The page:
Buying Gold Through a Dealer
Summary: Your best option for buying gold is going through a reputable gold dealer, bullion broker, or coin shop.
When it comes down to the brass tacks of buying gold, your best bet for purchasing bullion will be doing so through a dealer. Dealers sell gold coins from the United States and many other nations worldwide. They also handle privately minted gold bars and rounds.
Another benefit of working with a gold dealer is that they can sell you vintage gold coins, which you won’t be able to get from a bank or the U.S. Mint.
So how do you buy gold from a dealer, and what should you be looking for when choosing one? You might be pleasantly surprised to discover how easy, safe, and affordable it is to go this route.
Gold and silver bullion in the Gainesville Coins showroom
Gold dealers work with all kinds of customers—individuals who are just starting as investors by buying an ounce of gold here or there, as well as those who are plunking away tens of thousands of dollars each month in a diverse bullion portfolio. There’s no minimum or limit when it comes to the types of purchases bullion dealers handle.
If you do an online search for gold dealers, you’re probably going to find a dozen or more names, all seemingly offering the same types of products. So, how do you know which dealer is the right one to work with? That’s where just a little bit of legwork now will pay off long-lasting dividends for you well into the future.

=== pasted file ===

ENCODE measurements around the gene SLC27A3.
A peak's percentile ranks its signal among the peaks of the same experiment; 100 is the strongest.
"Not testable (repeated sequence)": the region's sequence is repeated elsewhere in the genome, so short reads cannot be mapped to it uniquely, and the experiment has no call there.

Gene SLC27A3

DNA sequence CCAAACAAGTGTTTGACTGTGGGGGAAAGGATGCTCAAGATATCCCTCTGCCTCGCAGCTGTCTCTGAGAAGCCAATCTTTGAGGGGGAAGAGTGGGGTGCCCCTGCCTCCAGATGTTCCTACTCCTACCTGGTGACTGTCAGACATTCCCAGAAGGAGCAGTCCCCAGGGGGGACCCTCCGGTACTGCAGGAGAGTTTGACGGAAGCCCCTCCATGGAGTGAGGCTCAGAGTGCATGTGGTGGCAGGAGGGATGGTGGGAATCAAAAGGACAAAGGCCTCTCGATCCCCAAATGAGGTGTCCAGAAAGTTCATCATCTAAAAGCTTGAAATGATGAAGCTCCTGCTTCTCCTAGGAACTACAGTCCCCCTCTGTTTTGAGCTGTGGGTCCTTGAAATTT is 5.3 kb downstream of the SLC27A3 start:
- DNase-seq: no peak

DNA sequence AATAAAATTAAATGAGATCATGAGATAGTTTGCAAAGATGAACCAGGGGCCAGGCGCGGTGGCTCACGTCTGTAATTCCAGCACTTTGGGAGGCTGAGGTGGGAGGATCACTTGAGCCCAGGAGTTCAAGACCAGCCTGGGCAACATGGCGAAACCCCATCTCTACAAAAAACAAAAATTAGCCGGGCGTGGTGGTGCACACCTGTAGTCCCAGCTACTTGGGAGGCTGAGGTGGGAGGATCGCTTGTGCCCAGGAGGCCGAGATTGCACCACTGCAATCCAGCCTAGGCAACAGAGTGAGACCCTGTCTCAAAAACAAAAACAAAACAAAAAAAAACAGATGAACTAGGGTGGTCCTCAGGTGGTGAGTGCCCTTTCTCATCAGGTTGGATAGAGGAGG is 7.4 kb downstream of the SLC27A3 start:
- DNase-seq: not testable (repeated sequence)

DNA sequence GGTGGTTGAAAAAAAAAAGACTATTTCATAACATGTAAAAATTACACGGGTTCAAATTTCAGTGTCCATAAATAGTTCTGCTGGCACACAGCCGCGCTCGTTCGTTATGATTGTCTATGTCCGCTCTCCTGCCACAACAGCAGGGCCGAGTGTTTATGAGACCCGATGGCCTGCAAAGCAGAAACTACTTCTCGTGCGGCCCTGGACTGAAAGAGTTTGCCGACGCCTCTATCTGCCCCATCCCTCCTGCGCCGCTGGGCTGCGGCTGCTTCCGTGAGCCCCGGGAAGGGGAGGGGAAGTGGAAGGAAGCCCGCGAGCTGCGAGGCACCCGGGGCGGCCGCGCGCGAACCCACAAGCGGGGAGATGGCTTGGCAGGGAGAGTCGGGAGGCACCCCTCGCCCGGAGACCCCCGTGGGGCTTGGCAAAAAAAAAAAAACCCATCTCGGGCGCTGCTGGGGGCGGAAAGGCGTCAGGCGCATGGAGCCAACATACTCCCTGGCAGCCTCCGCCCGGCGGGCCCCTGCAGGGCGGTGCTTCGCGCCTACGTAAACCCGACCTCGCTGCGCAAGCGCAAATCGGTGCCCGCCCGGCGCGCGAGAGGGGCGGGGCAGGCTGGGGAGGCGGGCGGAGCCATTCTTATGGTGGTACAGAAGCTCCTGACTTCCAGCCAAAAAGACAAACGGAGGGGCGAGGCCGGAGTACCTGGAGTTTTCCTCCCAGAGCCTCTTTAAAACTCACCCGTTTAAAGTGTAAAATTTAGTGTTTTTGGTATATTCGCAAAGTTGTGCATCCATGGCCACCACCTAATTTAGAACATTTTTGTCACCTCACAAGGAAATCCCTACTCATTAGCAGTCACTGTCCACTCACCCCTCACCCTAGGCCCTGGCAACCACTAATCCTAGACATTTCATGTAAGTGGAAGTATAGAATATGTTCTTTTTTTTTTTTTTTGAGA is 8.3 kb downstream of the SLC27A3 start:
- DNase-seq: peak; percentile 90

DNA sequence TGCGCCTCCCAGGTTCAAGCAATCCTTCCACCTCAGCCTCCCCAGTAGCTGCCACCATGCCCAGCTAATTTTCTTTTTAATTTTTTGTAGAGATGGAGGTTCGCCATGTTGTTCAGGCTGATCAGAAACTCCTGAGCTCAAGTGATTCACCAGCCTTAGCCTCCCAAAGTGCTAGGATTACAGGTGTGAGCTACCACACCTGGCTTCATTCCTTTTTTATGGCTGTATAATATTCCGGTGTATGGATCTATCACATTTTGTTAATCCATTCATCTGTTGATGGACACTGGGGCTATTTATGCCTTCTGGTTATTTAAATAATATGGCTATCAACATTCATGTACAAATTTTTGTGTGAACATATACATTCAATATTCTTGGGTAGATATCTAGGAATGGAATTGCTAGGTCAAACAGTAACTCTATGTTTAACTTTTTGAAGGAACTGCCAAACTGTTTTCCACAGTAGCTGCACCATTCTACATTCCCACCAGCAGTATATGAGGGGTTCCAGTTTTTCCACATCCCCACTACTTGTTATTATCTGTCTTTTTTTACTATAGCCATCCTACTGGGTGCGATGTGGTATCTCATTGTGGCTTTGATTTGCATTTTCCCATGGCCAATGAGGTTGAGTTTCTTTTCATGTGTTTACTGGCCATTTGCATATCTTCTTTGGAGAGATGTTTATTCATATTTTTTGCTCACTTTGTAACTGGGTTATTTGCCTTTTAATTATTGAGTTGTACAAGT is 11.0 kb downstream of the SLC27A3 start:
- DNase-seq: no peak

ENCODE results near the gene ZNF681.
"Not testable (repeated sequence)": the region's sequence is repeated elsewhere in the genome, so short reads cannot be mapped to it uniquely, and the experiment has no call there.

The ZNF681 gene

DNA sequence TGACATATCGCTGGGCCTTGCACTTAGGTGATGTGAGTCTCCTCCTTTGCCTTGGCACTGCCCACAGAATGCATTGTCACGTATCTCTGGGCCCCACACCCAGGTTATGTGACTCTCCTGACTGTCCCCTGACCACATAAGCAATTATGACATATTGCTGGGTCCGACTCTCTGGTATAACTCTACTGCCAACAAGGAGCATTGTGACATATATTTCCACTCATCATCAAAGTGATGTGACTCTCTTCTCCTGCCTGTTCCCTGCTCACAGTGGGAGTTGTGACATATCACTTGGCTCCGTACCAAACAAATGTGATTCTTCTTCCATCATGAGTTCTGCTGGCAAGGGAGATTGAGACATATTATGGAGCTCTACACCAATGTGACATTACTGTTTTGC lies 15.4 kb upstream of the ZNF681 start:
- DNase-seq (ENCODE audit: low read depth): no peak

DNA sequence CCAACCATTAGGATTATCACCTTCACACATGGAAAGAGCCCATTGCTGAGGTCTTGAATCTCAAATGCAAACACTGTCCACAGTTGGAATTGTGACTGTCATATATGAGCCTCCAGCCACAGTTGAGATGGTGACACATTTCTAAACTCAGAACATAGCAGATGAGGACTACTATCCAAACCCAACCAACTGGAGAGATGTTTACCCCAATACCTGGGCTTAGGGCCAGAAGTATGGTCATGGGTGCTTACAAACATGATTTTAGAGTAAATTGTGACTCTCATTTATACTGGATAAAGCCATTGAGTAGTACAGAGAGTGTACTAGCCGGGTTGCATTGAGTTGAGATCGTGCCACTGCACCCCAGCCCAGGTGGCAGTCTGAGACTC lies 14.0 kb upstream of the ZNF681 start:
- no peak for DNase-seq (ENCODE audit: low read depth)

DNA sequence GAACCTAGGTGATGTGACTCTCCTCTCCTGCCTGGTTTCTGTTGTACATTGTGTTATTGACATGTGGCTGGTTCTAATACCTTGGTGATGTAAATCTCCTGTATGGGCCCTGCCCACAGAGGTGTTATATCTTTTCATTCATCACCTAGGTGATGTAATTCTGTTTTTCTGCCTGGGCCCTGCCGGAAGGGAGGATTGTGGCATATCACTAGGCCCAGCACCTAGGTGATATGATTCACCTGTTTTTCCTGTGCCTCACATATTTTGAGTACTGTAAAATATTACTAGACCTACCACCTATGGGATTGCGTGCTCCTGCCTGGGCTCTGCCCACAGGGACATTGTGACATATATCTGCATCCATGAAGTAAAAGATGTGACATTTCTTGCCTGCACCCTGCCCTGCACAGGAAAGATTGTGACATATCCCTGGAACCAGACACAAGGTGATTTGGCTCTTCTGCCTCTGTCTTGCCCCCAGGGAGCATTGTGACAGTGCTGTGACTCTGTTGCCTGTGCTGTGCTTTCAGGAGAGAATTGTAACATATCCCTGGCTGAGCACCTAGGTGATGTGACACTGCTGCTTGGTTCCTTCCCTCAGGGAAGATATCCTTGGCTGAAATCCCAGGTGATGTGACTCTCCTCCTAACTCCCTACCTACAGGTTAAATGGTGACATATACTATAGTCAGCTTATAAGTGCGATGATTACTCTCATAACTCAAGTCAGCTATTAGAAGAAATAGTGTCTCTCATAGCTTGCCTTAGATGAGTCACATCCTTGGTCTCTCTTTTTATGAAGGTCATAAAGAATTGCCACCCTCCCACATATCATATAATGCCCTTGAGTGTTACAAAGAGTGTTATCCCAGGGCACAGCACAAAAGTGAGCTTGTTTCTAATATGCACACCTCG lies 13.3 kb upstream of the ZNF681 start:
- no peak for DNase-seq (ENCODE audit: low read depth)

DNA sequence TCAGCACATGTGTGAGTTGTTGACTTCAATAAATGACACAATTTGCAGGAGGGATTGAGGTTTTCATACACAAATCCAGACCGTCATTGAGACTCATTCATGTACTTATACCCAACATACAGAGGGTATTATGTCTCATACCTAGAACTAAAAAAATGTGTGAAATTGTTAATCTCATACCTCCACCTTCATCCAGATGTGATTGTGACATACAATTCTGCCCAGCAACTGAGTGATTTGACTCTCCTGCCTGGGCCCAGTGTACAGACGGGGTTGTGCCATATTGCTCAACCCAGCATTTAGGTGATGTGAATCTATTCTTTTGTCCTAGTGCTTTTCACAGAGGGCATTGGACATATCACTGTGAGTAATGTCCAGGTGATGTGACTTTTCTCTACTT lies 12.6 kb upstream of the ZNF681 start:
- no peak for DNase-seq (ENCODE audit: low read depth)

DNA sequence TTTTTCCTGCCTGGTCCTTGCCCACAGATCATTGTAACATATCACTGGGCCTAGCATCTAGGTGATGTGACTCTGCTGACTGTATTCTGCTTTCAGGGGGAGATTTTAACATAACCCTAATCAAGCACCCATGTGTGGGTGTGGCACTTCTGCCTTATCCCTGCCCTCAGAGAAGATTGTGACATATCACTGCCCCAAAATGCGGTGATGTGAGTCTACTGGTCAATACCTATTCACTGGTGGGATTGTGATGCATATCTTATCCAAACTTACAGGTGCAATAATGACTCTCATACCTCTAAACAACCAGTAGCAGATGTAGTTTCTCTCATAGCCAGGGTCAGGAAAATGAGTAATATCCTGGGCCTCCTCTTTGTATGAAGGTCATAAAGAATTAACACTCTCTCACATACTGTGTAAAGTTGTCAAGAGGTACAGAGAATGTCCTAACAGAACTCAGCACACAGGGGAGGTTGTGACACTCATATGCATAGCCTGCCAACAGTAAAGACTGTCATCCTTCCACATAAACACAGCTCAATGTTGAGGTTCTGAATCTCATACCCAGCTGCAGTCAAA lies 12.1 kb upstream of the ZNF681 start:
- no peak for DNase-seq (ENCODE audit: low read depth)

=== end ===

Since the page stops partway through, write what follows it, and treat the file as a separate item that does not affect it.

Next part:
Once you establish yourself as a customer with a gold dealer, they can earn your trust. You want a dealer who will offer you fair deals when both buying and selling gold.
Be sure to choose a gold dealer who has many years of experience and who has built a solid reputation. These are things you’ll be able to verify simply by visiting the dealer’s website and by checking out their customer reviews.
Another way to vet a gold dealer is by finding out who they are affiliated with. A good gold dealer will belong to respected industry organizations such as the National Inflation Association, Industry Council for Tangible Assets, Professional Coin Grading Service, and Numismatic Guaranty Corporation.
Finally, deal with a dealer who is willing to educate their customers. Know what you’re buying, and don’t buy anything you don’t understand. Before investing in gold, read up on how to buy precious metals, reasons to buy gold, and the best ways to buy gold.
Contact your gold dealer, and be sure to ask any other questions you have. Professional gold dealers only hire experts who will be willing to answer any questions you may have so you can make smart, informed decisions when buying gold for the best possible outcomes.
Joshua McMorrow-Hernandez is a journalist, editor, and blogger who has won multiple awards from the Numismatic Literary Guild. He has also authored numerous books, including works profiling the history of the United States Mint and United States coinage.